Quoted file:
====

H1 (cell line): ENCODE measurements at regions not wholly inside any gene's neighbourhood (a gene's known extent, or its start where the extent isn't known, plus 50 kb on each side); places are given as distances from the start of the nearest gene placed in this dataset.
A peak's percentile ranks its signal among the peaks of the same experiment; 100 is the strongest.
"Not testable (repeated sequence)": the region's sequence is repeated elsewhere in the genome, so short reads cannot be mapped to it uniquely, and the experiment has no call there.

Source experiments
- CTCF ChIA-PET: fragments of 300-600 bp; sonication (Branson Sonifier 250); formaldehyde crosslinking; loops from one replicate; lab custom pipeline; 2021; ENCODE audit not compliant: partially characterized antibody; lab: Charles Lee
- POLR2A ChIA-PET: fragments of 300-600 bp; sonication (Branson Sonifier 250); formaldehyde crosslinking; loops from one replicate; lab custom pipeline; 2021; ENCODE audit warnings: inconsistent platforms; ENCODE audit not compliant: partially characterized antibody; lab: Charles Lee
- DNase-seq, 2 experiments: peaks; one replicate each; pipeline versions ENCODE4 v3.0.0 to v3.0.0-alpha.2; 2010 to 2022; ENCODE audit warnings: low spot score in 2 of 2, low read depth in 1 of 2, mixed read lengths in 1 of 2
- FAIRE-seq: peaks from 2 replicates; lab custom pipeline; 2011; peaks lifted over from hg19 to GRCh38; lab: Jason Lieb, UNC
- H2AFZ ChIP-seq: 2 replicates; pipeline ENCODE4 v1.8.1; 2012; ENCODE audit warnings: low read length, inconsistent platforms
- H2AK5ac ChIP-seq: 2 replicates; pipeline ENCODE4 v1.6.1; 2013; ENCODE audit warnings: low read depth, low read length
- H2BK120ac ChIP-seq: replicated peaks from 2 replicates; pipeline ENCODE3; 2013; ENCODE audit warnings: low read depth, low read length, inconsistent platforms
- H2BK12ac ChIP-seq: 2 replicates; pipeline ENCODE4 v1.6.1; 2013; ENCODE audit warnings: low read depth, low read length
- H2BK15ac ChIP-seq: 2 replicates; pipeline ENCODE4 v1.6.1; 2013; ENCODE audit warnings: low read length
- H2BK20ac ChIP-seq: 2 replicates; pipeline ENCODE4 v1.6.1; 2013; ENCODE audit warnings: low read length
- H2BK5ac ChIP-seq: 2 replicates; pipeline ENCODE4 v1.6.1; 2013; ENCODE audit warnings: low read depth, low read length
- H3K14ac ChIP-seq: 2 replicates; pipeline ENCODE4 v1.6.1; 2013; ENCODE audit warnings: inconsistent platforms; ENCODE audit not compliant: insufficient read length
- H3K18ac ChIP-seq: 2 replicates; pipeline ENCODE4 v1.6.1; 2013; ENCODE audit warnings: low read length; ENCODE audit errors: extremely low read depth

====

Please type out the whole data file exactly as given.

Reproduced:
H1 (cell line): ENCODE measurements at regions not wholly inside any gene's neighbourhood (a gene's known extent, or its start where the extent isn't known, plus 50 kb on each side); places are given as distances from the start of the nearest gene placed in this dataset.
A peak's percentile ranks its signal among the peaks of the same experiment; 100 is the strongest.
"Not testable (repeated sequence)": the region's sequence is repeated elsewhere in the genome, so short reads cannot be mapped to it uniquely, and the experiment has no call there.

Source experiments
- CTCF ChIA-PET: fragments of 300-600 bp; sonication (Branson Sonifier 250); formaldehyde crosslinking; loops from one replicate; lab custom pipeline; 2021; ENCODE audit not compliant: partially characterized antibody; lab: Charles Lee
- POLR2A ChIA-PET: fragments of 300-600 bp; sonication (Branson Sonifier 250); formaldehyde crosslinking; loops from one replicate; lab custom pipeline; 2021; ENCODE audit warnings: inconsistent platforms; ENCODE audit not compliant: partially characterized antibody; lab: Charles Lee
- DNase-seq, 2 experiments: peaks; one replicate each; pipeline versions ENCODE4 v3.0.0 to v3.0.0-alpha.2; 2010 to 2022; ENCODE audit warnings: low spot score in 2 of 2, low read depth in 1 of 2, mixed read lengths in 1 of 2
- FAIRE-seq: peaks from 2 replicates; lab custom pipeline; 2011; peaks lifted over from hg19 to GRCh38; lab: Jason Lieb, UNC
- H2AFZ ChIP-seq: 2 replicates; pipeline ENCODE4 v1.8.1; 2012; ENCODE audit warnings: low read length, inconsistent platforms
- H2AK5ac ChIP-seq: 2 replicates; pipeline ENCODE4 v1.6.1; 2013; ENCODE audit warnings: low read depth, low read length
- H2BK120ac ChIP-seq: replicated peaks from 2 replicates; pipeline ENCODE3; 2013; ENCODE audit warnings: low read depth, low read length, inconsistent platforms
- H2BK12ac ChIP-seq: 2 replicates; pipeline ENCODE4 v1.6.1; 2013; ENCODE audit warnings: low read depth, low read length
- H2BK15ac ChIP-seq: 2 replicates; pipeline ENCODE4 v1.6.1; 2013; ENCODE audit warnings: low read length
- H2BK20ac ChIP-seq: 2 replicates; pipeline ENCODE4 v1.6.1; 2013; ENCODE audit warnings: low read length
- H2BK5ac ChIP-seq: 2 replicates; pipeline ENCODE4 v1.6.1; 2013; ENCODE audit warnings: low read depth, low read length
- H3K14ac ChIP-seq: 2 replicates; pipeline ENCODE4 v1.6.1; 2013; ENCODE audit warnings: inconsistent platforms; ENCODE audit not compliant: insufficient read length
- H3K18ac ChIP-seq: 2 replicates; pipeline ENCODE4 v1.6.1; 2013; ENCODE audit warnings: low read length; ENCODE audit errors: extremely low read depth